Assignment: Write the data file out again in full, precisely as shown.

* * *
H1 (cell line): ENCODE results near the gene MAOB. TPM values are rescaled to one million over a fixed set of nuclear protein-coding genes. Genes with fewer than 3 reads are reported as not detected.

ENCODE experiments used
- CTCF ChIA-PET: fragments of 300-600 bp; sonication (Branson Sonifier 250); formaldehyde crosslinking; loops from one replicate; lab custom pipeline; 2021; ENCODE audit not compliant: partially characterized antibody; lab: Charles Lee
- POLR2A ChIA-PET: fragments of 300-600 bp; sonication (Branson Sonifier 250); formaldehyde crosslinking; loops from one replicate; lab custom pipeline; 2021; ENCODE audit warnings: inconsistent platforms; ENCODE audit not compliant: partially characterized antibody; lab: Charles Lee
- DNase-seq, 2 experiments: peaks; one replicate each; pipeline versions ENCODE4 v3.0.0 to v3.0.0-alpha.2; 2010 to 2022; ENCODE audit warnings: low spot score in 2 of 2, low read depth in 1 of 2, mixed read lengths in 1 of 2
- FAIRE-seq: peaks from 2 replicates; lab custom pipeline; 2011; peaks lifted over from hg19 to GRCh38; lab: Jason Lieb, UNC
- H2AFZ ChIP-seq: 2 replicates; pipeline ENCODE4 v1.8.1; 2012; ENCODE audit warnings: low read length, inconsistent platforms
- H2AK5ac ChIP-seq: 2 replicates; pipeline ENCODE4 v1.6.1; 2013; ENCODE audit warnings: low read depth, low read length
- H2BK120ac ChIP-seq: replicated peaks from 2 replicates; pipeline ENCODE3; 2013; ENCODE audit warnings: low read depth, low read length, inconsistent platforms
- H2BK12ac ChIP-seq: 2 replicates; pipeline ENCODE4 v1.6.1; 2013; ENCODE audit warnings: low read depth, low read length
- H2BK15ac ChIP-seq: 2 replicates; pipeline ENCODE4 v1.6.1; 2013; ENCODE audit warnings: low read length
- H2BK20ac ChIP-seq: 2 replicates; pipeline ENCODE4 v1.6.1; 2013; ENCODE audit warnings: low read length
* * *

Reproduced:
H1 (cell line): ENCODE results near the gene MAOB. TPM values are rescaled to one million over a fixed set of nuclear protein-coding genes. Genes with fewer than 3 reads are reported as not detected.

ENCODE experiments used
- CTCF ChIA-PET: fragments of 300-600 bp; sonication (Branson Sonifier 250); formaldehyde crosslinking; loops from one replicate; lab custom pipeline; 2021; ENCODE audit not compliant: partially characterized antibody; lab: Charles Lee
- POLR2A ChIA-PET: fragments of 300-600 bp; sonication (Branson Sonifier 250); formaldehyde crosslinking; loops from one replicate; lab custom pipeline; 2021; ENCODE audit warnings: inconsistent platforms; ENCODE audit not compliant: partially characterized antibody; lab: Charles Lee
- DNase-seq, 2 experiments: peaks; one replicate each; pipeline versions ENCODE4 v3.0.0 to v3.0.0-alpha.2; 2010 to 2022; ENCODE audit warnings: low spot score in 2 of 2, low read depth in 1 of 2, mixed read lengths in 1 of 2
- FAIRE-seq: peaks from 2 replicates; lab custom pipeline; 2011; peaks lifted over from hg19 to GRCh38; lab: Jason Lieb, UNC
- H2AFZ ChIP-seq: 2 replicates; pipeline ENCODE4 v1.8.1; 2012; ENCODE audit warnings: low read length, inconsistent platforms
- H2AK5ac ChIP-seq: 2 replicates; pipeline ENCODE4 v1.6.1; 2013; ENCODE audit warnings: low read depth, low read length
- H2BK120ac ChIP-seq: replicated peaks from 2 replicates; pipeline ENCODE3; 2013; ENCODE audit warnings: low read depth, low read length, inconsistent platforms
- H2BK12ac ChIP-seq: 2 replicates; pipeline ENCODE4 v1.6.1; 2013; ENCODE audit warnings: low read depth, low read length
- H2BK15ac ChIP-seq: 2 replicates; pipeline ENCODE4 v1.6.1; 2013; ENCODE audit warnings: low read length
- H2BK20ac ChIP-seq: 2 replicates; pipeline ENCODE4 v1.6.1; 2013; ENCODE audit warnings: low read length